The digital twin technology unites the physical and digital worlds, Matrix style, and in this article we will delve into its universe and its most promising applications.
What is the Digital Twin technology?
In its simplest form, a digital twin is a virtual replica of a physical product, process or system.
Digital twins act as a bridge between the physical and digital worlds by using sensors to collect real-time data about a physical item.
This data is then used to create a digital duplicate of the object, allowing it to be understood, analyzed, manipulated and optimized. All digitally.
Although digital twins have been around for several decades, it has been thanks to the rise of IoT that they have been considered as a tool of the future in Industry 4.0.
And also thanks to artificial intelligence (AI) and machine learning (ML) to gather data. This allows organizations to test new ideas, discover problems before they happen, get answers and monitor objects/processes remotely.
Is “digital twin” just a trendy term?
The term digital twin is popping up everywhere and is here to stay. According to Gartner research, many organizations that use IoT are also using or plan to use digital twins.
The only difference is how this technology is implemented.
Today’s digital twin technology integrates sophisticated sensors, AI and machine learning.
With this, companies are able to keep their facilities running smoothly and stay ahead of any problems that arise in their supply chain.
And digital twins are evolving from digital representations of individual elements to models of interconnected systems of things.
Thus, more companies see technology as an opportunity to orchestrate people, processes and things in a sophisticated way.
This, of course, generates better business results and great benefits for all.
How is digital twin technology used?
Digital twins were traditionally used to improve the performance of individual assets, such as wind generators or jet engines.
In recent years, however, they have become more sophisticated.
Now, they connect not just one object, but systems of objects or even entire organisations.
And this is one of the great benefits of digital twins: that they integrate with each other, and generate interrelated data.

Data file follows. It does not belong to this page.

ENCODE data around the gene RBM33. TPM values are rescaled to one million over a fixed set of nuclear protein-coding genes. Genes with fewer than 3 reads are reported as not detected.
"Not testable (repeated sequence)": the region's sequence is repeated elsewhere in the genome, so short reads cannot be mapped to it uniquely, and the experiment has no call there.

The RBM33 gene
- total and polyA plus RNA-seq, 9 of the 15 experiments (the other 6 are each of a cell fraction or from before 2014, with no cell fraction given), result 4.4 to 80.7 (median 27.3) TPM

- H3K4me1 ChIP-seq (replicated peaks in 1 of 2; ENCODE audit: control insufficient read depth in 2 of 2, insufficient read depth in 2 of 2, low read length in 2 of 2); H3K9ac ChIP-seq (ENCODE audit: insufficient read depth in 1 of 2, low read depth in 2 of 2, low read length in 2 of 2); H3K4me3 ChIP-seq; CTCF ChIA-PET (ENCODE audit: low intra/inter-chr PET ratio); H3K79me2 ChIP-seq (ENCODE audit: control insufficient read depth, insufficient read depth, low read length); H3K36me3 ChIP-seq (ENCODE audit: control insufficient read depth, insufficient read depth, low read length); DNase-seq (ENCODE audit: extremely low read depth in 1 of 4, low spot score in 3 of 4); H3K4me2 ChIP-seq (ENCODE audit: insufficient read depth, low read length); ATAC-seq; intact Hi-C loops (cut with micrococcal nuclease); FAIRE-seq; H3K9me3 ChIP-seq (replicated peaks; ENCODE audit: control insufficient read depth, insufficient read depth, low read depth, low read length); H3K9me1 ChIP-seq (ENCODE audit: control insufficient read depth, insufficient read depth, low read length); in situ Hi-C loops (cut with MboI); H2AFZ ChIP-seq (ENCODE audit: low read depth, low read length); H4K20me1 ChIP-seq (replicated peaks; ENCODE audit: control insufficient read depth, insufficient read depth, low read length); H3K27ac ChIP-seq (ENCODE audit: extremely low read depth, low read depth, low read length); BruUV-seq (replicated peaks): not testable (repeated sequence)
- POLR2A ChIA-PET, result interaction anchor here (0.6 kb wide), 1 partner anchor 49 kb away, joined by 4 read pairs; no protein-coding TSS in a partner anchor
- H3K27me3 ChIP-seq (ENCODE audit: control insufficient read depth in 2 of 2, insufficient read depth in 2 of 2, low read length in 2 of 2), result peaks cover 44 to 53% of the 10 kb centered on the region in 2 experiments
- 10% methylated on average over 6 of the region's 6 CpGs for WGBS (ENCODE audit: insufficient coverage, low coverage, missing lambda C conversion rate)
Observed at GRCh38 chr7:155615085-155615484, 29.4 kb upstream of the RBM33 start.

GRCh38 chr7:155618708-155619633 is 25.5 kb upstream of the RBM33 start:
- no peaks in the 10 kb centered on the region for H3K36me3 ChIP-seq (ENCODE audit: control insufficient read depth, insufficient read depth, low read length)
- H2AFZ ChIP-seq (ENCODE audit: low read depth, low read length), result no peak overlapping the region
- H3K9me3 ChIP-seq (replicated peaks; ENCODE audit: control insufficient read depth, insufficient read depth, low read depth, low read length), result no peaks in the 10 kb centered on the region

These are some of the applications of digital twins
Digital twins in the healthcare sector are a good example of organizational use of this technology.
By digitally cloning a hospital, hospital administrators, doctors and nurses can obtain valuable real-time information about patients’ health and workflows.
By using sensors to monitor patients and coordinate teams and staff, they offer a better way to analyze processes and alert the right people at the right time when immediate action is needed.
As a result, emergency room wait times can be reduced and patient flow can be improved, reducing operating costs and improving the patient experience.
NASA was among the first organizations to employ digital twins.
They began using this technology to learn how to operate, maintain and repair systems remotely.
Today NASA uses digital twins to analyze data, monitor systems, prevent in-flight problems and much more.
And, of course, this is extensible to other industries that use transportation assets, such as aeronautics.
Manufacturing industry and digital twin use case
A digital twin in the manufacturing industry can help prevent machine failures, save energy, and reduce polluting emissions.
They are also used to optimise supply chains and improve distribution operations.
We tell you more about this and other use cases in this resource:
The digital twin technology makes it possible to analyse large amounts of data, especially in the oil sector, where digital models of wells can be produced to guide drilling efforts.
Some smart city initiatives use digital twin technology. Applications include traffic control, urban planning, and the planning and control of mobile network towers and solar panels.
Digital twin technology is used to collect and analyze important data from vehicles to assess their condition in real-time and identify possible faults such as tire pressure or oil level.
What is the future of digital twin technology?
The digital twin represents a business opportunity at the organizational level in our existing built environment.
For example, implementing digital twin technology in hospitals or commercial buildings offers the potential to create beneficial outcomes not only for building managers or owners but also for the people inside those buildings.
For companies and organisations already using IoT, digital twins are the next step in the digitisation journey.
They can be used to improve efficiency, optimise processes, detect problems before they occur and innovate for the future.
If your organisation is interested in producing not only better business results, but also better results for everyone, we recommend you contact neuroons’ team of digital twin and IoT experts.